File - Speech

Goal Writing for SLPs in the
Common Core
October 29, 2013
Diane Barnes-Maguire
[email protected]
All in a Day’s Work
Snapshot of your average day in therapy:
Expressive Language
Receptive Language
Executive Functions
Written Language
How do we Know what to Focus On?
• Greatest Area of Need
• The GAN is evident from data regarding the
• What are our sources of data?
• How important is Present Level of
• When do we collect data?
And it is Always Changing!!!
• Name some changes within the profession
that have been implemented since you began.
• Now rank those changes to determine which
change has had the biggest impact on your
duties as an SLP.
Don’t let the Paperwork and Regulations
Overshadow working with Students!
Tools to help you:
1. SMART goals format
2. Common Core Standards charts
3. Technological Advances/Data collection
4. Develop new strategies to align practice with
Common Core Standards
5. Networking
Working Goals for Today
Working in groups, please write down a goal
that you typically write (pick one area):
a. Articulation
b. Grammar
c. Vocabulary
d. Pragmatics
e. Your choice
Time specific
Key Components for Goals
• Summative = yearly
• Formative = quarterly/each trimester
• Progress Monitoring = more frequently than
quarterly/each trimester
• Specific Subject/Grouping noted
• Linked to Curriculum Based Assessment/Task
• Linked to Common Core Standard
SMART Goal Template
• By month/year, when given subject/task at – level, student
name will increase/decrease (what we want them to do) from
present level to projected level using assessment/curriculum
based measurement as measured by schedule (weekly,
biweekly, monthly) assessment (nationally normed progress
monitoring assessment/criterion referenced assessment) and
reported quarterly/each trimester.
• Objective: By month/year, using assessment/CBM at
–level, student will increase/decrease what we want
to happen. (criteria, procedure, schedule)
Sample Articulation Goal
• By September 2014, when given an articulation probe at the
four year old level, Josie will increase the percentage of initial
plosive sounds she is able to articulate in 3-6 word sentences
from 40% to 70% accuracy as measured by weekly data
probes based on a criterion-referenced speech sounds
assessment and reported quarterly.
Sample Comprehension Goal
• By May 2014, when given a sixth grade level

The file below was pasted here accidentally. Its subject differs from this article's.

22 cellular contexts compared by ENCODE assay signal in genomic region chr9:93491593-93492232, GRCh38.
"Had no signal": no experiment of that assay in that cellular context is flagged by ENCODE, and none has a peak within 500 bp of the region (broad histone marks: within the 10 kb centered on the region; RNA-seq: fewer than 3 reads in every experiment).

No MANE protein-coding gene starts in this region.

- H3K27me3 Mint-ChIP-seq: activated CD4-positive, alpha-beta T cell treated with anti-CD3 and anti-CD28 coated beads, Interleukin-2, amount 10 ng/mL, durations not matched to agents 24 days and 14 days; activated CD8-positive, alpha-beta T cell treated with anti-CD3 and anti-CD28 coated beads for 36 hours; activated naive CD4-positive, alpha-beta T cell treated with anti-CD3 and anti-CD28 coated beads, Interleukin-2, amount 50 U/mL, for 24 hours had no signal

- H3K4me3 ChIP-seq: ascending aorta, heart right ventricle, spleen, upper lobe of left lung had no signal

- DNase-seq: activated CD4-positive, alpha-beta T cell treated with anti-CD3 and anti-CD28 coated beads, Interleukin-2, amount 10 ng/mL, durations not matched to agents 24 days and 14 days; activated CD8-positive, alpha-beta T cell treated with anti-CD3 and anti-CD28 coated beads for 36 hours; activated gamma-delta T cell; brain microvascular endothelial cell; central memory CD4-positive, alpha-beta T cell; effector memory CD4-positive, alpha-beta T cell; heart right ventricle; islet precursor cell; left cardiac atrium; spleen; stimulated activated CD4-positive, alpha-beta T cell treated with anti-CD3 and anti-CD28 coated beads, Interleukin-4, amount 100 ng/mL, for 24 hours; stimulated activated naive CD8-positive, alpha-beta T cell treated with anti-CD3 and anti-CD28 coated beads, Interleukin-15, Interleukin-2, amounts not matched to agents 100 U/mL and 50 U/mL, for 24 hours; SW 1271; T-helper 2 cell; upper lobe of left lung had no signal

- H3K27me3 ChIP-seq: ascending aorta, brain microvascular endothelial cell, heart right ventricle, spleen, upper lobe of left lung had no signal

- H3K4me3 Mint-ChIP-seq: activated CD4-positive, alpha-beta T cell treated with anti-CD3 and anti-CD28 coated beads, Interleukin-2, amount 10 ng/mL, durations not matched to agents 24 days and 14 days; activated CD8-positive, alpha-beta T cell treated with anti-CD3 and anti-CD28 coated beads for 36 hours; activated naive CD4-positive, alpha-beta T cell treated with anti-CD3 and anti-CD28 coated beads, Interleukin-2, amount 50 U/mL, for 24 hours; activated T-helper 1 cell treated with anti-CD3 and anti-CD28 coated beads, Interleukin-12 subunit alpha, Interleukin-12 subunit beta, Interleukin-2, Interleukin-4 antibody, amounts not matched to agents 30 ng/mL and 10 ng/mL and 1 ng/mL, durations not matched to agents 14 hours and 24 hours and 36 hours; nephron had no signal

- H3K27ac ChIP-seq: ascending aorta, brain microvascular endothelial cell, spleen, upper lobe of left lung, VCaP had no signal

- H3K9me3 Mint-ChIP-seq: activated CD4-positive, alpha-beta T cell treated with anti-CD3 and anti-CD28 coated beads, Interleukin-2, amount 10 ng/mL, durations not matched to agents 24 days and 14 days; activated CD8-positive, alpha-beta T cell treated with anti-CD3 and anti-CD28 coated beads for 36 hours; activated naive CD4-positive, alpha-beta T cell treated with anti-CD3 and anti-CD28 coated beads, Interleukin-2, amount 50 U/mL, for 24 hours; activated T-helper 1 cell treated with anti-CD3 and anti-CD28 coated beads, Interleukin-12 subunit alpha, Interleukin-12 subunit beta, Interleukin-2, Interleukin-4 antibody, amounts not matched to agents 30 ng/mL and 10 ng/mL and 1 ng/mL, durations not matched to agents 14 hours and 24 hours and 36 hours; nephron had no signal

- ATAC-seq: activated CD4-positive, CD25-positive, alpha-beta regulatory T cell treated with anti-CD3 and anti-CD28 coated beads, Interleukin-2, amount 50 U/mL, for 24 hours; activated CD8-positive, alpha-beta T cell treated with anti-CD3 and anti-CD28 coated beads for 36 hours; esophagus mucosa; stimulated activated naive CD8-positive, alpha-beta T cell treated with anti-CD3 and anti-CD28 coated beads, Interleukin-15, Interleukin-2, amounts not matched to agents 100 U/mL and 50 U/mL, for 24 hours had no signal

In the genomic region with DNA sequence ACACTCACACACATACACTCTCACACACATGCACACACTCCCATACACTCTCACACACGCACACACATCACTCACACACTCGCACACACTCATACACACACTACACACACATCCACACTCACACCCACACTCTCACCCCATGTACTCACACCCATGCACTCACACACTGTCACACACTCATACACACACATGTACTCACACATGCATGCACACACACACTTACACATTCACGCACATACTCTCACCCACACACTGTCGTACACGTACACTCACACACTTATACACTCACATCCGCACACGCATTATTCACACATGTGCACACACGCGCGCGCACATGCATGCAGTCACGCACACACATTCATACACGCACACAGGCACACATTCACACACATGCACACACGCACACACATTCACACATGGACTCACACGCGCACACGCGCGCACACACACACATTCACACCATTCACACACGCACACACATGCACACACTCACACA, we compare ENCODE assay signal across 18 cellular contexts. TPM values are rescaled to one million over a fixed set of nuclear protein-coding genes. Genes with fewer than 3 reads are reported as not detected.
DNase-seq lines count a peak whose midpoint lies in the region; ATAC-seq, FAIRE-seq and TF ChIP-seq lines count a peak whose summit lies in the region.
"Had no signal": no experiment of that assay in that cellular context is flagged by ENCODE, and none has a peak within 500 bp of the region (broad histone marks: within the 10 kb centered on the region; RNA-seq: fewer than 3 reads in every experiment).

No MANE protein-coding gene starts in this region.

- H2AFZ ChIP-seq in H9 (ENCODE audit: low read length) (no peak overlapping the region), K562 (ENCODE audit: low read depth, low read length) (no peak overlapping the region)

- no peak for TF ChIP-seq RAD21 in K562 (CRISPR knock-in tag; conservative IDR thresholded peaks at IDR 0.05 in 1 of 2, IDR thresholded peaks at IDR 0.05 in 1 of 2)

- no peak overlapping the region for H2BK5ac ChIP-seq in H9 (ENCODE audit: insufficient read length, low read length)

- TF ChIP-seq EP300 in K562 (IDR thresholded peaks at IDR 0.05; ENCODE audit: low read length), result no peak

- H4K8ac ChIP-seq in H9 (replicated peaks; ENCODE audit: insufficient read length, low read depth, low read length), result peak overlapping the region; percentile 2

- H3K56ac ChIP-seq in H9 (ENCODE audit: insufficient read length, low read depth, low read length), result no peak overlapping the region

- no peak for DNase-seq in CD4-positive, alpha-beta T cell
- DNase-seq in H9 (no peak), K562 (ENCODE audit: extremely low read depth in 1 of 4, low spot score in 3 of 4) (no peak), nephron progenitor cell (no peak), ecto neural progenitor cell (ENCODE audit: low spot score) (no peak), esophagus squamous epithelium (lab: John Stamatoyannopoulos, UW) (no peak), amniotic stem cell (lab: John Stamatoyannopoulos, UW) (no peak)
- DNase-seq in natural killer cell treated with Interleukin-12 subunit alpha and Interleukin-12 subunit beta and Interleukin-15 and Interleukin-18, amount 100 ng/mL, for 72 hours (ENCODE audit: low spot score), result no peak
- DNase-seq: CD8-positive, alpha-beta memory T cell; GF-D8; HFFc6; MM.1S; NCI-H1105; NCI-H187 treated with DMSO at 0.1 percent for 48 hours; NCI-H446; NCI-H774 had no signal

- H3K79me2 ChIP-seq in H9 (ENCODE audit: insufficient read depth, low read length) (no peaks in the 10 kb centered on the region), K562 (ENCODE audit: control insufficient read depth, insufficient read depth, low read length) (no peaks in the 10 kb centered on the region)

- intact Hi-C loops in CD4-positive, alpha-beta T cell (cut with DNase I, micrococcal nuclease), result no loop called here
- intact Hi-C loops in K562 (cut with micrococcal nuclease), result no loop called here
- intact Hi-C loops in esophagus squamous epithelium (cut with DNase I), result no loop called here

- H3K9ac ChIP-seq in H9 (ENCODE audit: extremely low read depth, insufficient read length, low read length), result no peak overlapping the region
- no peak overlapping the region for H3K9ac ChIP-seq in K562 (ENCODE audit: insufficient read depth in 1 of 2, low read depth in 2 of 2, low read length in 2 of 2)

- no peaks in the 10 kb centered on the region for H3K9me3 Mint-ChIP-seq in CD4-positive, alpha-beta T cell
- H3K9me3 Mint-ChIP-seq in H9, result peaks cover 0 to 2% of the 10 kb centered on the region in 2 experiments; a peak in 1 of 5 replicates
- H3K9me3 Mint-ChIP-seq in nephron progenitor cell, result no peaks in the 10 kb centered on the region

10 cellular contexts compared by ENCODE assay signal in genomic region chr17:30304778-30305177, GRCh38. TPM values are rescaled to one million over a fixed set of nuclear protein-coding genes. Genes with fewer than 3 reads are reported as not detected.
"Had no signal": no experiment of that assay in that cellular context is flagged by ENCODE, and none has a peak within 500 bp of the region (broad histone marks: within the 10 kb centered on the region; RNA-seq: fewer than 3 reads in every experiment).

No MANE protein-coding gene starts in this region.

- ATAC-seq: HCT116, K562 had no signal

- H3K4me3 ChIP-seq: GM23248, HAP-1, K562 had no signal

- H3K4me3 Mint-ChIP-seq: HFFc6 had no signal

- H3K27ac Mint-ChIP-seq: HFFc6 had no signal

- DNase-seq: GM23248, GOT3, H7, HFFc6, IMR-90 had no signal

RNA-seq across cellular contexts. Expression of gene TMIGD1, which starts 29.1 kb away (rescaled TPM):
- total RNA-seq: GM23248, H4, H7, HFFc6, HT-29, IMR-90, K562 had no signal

informational text discussed in general education
subject areas, Eric will increase his comprehension
scores from 40% to 70% as measured by monthly
curriculum based measurements and reported
• 7/English Language Arts/ RL/ Key Ideas and Details
Only use/change one criteria per goal
“As measured by ___ and reported q/t” must be in the goal statement
If a student has a functional goal, indicate Activities of Daily Living as the
Place Summative assessment in the GOAL statement
Place Formative assessments in the OBJECTIVE statements
Note Progress Monitoring in the Procedure/Criteria/Schedule boxes; must
occur more than once per q/t (weekly, bi-monthly, monthly)
For speech language therapy (and other related services), the location of the
goal worked on can be the subject (during group therapy, during individualized
therapy sessions, during general education class, during group class work, etc.)
Current level of functioning is stated in the PLOP (Present Level of
Performance) statement in relationship to what other students at this grade
level are able to do.
Goals should address the gaps between what is expected and where the child
is currently functioning.
• Review all assessment information available
on the student (both standardized and nonstandardized)
• Collaborate in advance of writing the IEP,
including collaboration with the parent and
the teachers
• You will evaluate strengths and areas of need
related to the CCSS
What do you think
is needed for him
to be successful?
• If you just copy the CCSS, you are not making
an INDIVIDUALIZED goal, you are just rewriting
what everyone else is expected to do
• You can paraphrase the CCSS and focus on
what is needed from Bloom’s Taxonomy
(understand, apply, analyze, evaluate, create)
in order for the student to be successful
• The goals help direct what gaps need to be
filled for the student to be successful
An Example in Action
• PLOP: “ He is able to understand simple synonyms,
antonyms, & homonyms but struggles with precise
use of grade level vocabulary. He is inconsistent in
being able to retell a story and struggles to speak in
complete sentences during academic tasks, which
affects his ability to write using complete compound
and complex sentences.”
Our work must support student
success in the Classroom!
• Create: assemble, construct,
formulate, develop, write
• Evaluate: justify a decision/argue
& defend, judge
• Analyze: distinguish between 2
parts/compare & contrast
• Apply: use info in a new
way/demonstrate, solve, operate
• Understand: explain ideas or
concepts/classify and describe
• Remember: recall or remember
the information/define, list
Understanding the Common Core Standards & the
Relationship to Speech & Language
Common Core addresses Language Skills
Phonological Awareness
Sentence Structure
Language (including Vocabulary)
Listening and Speaking
Literacy for 6th – 12th grade Social Studies,
Science, and Technical Subjects
• Writing
• Mathematics
• Early Learning & Development (Published